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The past year has revealed many things, and among them is the extent to which we rely on science to solve problems that impact our everyday lives. Scientists everywhere are making science cool and are an inspiration to kids. Children represent the future and are tomorrow’s scientists, so it’s in all our interests that they develop a love of science.
As kids continue to learn virtually, however, the lack of connection to their teachers and peers can make it challenging for parents to find new and exciting ways to keep kids engaged.
These challenges come at a time when it’s never been more important to encourage kids to lean-in to science. According to an independent research study, the 3M State of Science Index, 74% of people are more inclined to believe that the world needs more people to pursue STEM-related careers to benefit our future society.
To get there, kids need a strong STEM foundation. Here are five tips to help you inspire initial interest in science in your children that can bloom right in your own home:
1. Emphasize the impact science has on the world.
Encourage kids to observe real-world problems and actively think about how STEM skills can address the issues they care most about, whether in their school, community or globally. As they observe, help your child understand the numerous ways STEM already impacts their lives.
2. Connect science to their interests.
We often think of science as existing in a silo, but it can be connected to just about anything! Kids are much more likely to find a “way-in” to science if they can match it to their interests. For example, a love of cooking can easily lead to an interest in food science. A love of cars can inspire the pursuit of automotive engineering. Helping draw these connections will attract kids to pursue STEM by making it relevant to their hobbies.
3. Make science social.
STEM exploration is inherently social. It helps kids develop practical skills like communication, collaboration, and decision-making, all while fostering great friendships. Parents can get their kids engaged by enrolling them in science camps and encouraging them to join competitions.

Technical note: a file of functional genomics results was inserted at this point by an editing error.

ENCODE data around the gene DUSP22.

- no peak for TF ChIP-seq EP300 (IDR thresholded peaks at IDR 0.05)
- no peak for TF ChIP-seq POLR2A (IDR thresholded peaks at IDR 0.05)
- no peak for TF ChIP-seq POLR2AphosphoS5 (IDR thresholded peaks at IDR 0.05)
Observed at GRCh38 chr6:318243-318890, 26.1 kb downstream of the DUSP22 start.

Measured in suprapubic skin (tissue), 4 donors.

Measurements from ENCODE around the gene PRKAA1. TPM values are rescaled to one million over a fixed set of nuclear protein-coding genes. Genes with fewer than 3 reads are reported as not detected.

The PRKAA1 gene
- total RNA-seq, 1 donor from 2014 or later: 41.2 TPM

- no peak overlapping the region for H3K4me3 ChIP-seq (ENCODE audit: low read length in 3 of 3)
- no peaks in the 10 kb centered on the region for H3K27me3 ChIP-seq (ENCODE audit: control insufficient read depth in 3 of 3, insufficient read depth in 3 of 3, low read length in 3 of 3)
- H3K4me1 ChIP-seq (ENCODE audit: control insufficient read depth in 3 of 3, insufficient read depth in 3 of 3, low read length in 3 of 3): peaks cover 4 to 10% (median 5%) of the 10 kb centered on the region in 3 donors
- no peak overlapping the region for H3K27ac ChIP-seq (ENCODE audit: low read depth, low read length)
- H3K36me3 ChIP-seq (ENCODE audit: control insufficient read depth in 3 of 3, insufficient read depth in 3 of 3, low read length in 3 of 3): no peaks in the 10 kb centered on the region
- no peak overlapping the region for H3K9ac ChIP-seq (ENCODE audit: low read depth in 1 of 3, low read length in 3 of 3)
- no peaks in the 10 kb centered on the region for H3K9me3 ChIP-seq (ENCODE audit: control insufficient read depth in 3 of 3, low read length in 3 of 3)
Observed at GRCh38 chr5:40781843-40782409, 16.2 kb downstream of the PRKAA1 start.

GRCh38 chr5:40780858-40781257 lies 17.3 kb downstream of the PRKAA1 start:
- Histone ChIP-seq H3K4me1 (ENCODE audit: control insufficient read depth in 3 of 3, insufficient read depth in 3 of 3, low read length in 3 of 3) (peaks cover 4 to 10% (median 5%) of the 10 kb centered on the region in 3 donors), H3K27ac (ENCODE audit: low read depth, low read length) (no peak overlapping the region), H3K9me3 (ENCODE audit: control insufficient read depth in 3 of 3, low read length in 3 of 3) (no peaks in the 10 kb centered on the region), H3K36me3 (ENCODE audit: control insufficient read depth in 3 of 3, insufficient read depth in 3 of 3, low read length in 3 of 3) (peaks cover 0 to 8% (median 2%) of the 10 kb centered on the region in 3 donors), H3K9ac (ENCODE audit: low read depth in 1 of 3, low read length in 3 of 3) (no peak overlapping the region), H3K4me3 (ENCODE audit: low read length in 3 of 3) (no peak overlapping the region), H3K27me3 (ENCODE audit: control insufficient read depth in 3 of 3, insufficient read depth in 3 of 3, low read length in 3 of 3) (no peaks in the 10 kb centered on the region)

4. Make science accessible and fun.
You don’t need a lab to be a scientist – STEM is all around us, even at home! Through youngscientistlab.com, kids can explore free resources offering science project ideas and directions for grades K-8. With experimentation and exploration, it’s simple to make scientific principles more relatable for young minds.
5. Expand your child’s world with STEM.
STEM is not only found everywhere, but it’s also for everyone. Our new virtual normal makes it easy to connect with others to learn, share and problem solve – no matter where you live. STEM exploration also opens up opportunities for kids to learn about and work with peer groups from different backgrounds and cultures, offering an inclusive environment where success is achieved by working toward a shared goal.
One opportunity on the horizon is the 3M Young Scientist Challenge, held in partnership with Discovery Education, a premier national science competition for grades 5 through 8 that asks students to identify a problem impacting their school, community, or worldwide, and come up with a unique innovation to solve it. Young inventors have a once-in-a-lifetime opportunity to work one-on-one with a 3M scientist, compete for $25,000, and earn the title of “America’s Top Young Scientist.”
Last year’s winner, Anika Chebrolu, 14, collaborated with nine other finalists to solve problems collectively in a series of fun, group challenges as part of the competition. Anika’s individual innovation used molecular research to show how science could reduce the invasion and spread of COVID-19 in the body.
Encourage your budding scientist to get involved and start exploring! To learn more about this year’s competition or to enter, visit www.youngscientistlab.com.
The next big invention or discovery could be anywhere. Ignite that spark of passion for science and unleash your child’s curiosity.
Photo 1 Credit: (c) m-gucci / iStock via Getty Images Plus
Photo 2 Credit: (c) Mladen Zivkovic / iStock via Getty Images Plus
Photo 3 Credit: (c) 3M
Photo 4 Credit: (c) ijeab / iStock via Getty Images Plus
Photo 5 Credit: (c) 3M